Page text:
Fans of To Kill a Mockingbird will not want to miss the special guest on this coming Friday’s edition of “Five Good Answers.” Best-selling author Charles Shields,who wrote biographies of Harper Lee – Mockingbird and I Am Scout, was kind enough to spend some time answering questions here onthe blog. He talks alittle about To Kill a Mockingbird, his opinions of Harper Lee, and his wonderful new biography of Kurt Vonnegut. Mr. Shields is a skilled and thoughtful biographer and an engaging personality. Iexpectyou will enjoy his answers.
Ipenned an Op-Ed for CNN.com last Fall about my book, The Mockingbird Parables, that highlighted the spiritual lessons we can draw from Lee’s classic novel. The piece drew over 200 comments and 1,000 recomendations on Facebook. On this “Mockingbird Monday”, I wanted to share it with those of you who missed itthe first time around:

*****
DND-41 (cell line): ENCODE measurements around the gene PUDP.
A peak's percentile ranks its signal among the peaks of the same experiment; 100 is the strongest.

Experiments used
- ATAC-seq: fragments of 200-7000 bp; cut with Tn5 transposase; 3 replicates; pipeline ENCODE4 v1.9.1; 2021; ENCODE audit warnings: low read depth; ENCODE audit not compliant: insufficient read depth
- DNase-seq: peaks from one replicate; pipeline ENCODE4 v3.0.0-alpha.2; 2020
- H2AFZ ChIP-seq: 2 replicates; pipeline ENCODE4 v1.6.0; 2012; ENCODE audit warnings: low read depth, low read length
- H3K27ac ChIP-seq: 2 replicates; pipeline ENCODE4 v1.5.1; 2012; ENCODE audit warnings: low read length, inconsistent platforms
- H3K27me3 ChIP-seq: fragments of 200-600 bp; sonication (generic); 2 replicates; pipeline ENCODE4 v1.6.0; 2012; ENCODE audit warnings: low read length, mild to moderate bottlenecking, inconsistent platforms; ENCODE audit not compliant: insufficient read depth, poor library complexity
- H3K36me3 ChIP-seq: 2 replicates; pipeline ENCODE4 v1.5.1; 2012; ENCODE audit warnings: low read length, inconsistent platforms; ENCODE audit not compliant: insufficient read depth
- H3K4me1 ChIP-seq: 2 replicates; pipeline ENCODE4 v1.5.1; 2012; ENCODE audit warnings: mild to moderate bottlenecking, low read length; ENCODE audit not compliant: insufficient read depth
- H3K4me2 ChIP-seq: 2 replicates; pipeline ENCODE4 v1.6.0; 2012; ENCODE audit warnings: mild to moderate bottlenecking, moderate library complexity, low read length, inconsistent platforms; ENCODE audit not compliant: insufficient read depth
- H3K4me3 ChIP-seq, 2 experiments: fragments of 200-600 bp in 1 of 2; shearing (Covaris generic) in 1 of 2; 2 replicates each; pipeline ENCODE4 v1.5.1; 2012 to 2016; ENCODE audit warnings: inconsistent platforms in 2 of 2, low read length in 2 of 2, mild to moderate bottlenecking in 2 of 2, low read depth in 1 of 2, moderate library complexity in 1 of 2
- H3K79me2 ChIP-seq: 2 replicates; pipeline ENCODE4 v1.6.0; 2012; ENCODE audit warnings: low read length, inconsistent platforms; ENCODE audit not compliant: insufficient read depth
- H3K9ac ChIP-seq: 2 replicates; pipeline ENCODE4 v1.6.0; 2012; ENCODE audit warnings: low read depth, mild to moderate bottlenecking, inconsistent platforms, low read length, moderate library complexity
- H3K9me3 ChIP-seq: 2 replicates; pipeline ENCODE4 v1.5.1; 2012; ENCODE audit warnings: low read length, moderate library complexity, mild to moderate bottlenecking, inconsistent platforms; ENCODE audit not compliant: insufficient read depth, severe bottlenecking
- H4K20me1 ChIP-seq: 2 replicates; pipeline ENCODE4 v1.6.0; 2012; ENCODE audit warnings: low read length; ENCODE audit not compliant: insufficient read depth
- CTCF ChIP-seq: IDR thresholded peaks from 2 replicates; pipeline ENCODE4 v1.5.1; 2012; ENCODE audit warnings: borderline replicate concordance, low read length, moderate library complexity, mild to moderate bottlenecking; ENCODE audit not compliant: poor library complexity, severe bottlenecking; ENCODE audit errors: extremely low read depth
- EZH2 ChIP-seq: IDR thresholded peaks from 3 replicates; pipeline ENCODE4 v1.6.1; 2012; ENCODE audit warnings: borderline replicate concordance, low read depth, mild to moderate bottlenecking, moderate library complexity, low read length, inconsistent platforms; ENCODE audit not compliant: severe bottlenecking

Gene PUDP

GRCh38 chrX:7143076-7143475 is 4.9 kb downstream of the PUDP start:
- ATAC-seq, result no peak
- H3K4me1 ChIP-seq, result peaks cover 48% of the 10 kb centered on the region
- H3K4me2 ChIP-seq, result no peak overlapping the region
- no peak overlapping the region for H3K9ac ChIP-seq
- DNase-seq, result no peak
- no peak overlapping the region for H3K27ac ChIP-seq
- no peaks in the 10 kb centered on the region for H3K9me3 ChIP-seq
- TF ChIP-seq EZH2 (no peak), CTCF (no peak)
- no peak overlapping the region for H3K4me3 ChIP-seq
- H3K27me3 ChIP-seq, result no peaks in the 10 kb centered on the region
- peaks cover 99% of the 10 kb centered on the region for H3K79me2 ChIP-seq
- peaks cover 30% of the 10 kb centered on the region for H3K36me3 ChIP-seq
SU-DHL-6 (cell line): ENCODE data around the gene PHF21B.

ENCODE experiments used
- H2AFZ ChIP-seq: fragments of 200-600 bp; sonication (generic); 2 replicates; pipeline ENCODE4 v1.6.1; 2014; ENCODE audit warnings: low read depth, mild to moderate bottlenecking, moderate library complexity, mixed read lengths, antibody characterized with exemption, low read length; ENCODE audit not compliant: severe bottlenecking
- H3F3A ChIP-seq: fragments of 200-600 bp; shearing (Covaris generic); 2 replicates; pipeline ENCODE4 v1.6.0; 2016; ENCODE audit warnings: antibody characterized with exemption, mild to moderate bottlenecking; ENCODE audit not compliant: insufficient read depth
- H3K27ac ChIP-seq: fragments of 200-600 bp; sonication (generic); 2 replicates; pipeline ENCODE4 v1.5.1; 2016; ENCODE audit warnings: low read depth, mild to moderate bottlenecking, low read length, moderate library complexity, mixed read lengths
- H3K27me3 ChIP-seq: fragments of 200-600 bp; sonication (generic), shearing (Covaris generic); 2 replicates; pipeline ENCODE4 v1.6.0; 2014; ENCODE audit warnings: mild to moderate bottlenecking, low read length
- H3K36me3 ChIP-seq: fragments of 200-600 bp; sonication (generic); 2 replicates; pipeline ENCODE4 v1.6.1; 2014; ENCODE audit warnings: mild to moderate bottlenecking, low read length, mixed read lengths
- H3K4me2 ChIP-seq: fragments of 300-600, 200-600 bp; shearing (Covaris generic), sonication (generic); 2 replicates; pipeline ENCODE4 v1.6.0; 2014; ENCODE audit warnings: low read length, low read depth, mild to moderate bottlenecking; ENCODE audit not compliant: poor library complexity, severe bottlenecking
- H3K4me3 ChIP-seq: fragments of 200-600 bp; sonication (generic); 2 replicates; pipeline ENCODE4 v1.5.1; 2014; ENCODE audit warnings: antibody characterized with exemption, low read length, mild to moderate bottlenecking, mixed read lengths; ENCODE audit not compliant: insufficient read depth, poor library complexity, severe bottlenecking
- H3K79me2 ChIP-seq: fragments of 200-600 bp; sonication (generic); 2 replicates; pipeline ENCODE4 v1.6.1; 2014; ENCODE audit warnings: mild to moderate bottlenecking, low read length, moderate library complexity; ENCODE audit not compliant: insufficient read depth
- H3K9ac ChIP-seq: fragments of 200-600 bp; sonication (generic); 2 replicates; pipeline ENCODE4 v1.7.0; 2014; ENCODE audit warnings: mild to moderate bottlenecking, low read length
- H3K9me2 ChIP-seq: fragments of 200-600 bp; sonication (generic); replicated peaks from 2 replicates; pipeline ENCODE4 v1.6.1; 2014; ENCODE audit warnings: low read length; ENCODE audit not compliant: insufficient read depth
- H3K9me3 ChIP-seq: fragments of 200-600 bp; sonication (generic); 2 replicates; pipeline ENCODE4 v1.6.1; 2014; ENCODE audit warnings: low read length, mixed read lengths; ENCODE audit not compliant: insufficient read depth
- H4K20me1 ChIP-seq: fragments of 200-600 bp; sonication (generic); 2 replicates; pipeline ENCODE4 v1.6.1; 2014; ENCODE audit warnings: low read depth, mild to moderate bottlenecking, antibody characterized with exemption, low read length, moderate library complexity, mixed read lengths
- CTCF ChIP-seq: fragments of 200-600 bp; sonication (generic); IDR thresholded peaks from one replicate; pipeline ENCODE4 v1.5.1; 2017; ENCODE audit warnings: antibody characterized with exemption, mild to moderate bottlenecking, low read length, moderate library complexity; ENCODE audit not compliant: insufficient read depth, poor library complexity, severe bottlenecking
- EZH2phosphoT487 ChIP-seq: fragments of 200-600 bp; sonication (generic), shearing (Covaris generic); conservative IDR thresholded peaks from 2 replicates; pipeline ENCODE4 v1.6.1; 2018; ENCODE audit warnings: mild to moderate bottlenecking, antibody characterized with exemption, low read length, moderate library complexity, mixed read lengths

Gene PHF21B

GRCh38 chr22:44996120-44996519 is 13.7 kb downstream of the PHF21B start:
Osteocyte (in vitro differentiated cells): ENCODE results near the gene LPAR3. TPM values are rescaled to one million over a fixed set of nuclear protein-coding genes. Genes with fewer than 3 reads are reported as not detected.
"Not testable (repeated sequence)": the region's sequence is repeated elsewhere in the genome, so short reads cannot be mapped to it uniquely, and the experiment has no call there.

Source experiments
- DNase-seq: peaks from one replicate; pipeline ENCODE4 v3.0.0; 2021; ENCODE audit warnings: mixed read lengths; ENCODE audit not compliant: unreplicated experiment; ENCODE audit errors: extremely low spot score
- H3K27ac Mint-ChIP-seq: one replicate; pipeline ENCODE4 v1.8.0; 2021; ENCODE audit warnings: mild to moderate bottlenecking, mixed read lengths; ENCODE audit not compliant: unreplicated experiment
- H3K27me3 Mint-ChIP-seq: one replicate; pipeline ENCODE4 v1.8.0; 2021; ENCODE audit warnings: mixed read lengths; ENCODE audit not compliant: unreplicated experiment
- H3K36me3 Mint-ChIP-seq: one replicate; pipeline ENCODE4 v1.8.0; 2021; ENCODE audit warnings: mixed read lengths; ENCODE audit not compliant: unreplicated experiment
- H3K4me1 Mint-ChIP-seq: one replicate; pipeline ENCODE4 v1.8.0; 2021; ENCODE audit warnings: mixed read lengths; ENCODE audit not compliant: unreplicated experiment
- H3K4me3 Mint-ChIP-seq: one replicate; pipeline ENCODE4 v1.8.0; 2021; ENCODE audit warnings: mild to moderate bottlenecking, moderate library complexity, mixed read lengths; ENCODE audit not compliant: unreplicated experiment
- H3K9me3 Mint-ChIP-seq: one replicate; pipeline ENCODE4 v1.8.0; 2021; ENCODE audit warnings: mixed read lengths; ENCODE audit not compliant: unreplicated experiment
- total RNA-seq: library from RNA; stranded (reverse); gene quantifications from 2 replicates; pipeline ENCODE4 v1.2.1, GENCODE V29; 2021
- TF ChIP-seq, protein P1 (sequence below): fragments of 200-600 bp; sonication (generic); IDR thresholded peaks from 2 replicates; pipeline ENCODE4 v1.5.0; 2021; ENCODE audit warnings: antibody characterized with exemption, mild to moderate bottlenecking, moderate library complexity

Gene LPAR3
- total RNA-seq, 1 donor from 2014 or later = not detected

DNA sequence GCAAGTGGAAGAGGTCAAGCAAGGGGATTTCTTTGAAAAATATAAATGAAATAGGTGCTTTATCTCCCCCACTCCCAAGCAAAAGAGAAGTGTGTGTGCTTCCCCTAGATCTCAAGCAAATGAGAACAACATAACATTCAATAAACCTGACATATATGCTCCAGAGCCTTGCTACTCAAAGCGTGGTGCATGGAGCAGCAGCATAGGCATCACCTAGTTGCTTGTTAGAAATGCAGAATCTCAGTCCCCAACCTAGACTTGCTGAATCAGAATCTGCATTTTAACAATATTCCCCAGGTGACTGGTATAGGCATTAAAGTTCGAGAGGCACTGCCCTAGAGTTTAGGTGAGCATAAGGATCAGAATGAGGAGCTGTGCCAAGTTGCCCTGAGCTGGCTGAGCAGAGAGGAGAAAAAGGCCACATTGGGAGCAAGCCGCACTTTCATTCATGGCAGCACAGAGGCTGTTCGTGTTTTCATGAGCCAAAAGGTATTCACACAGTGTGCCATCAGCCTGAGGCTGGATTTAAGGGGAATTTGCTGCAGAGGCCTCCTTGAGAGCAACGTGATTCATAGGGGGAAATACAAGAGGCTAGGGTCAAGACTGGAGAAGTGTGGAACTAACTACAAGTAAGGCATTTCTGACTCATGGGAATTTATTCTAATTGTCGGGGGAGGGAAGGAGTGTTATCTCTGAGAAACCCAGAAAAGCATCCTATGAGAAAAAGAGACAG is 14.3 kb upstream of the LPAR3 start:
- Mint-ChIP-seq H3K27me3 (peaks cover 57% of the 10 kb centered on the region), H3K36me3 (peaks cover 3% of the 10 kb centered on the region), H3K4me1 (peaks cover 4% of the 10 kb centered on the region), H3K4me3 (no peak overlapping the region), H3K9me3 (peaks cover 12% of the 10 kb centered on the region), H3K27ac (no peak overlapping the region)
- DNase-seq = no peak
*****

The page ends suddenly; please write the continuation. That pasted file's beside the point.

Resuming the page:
The social relevance of Harper Lee’s classic To Kill a Mockingbird and the subsequent film is profound. It has remained a beacon of hope for the marginalized, pointing the way toward our continued pursuit for equality.
The novel has been described simply as the story of one man’s stand for racial justice, but we cannot ignore the other valuable messages–including Christian ones-fortoday’s culture of distrust.
From Wall Street to Washington to Main Street, it seems our decisions are governed by what is financially, politically, and socially expedient. Oour faith is more of an afterthought than a guiding force.
The many lessons of Lee’s novel can lead us back to a restorative way of making choices by following these four principles:
1. Try understanding others. The theme is revealed in lawyer Atticus Finch’s memorable explanation to his daughter: “You never really understand a person until you consider things from his point of view–until you climb into his skin and walk around in it.”
The Christian faith originated with a God who moved into our neighborhood, who”climbed into human skin and walked around in it,” and whotruly understands and connects with humanity…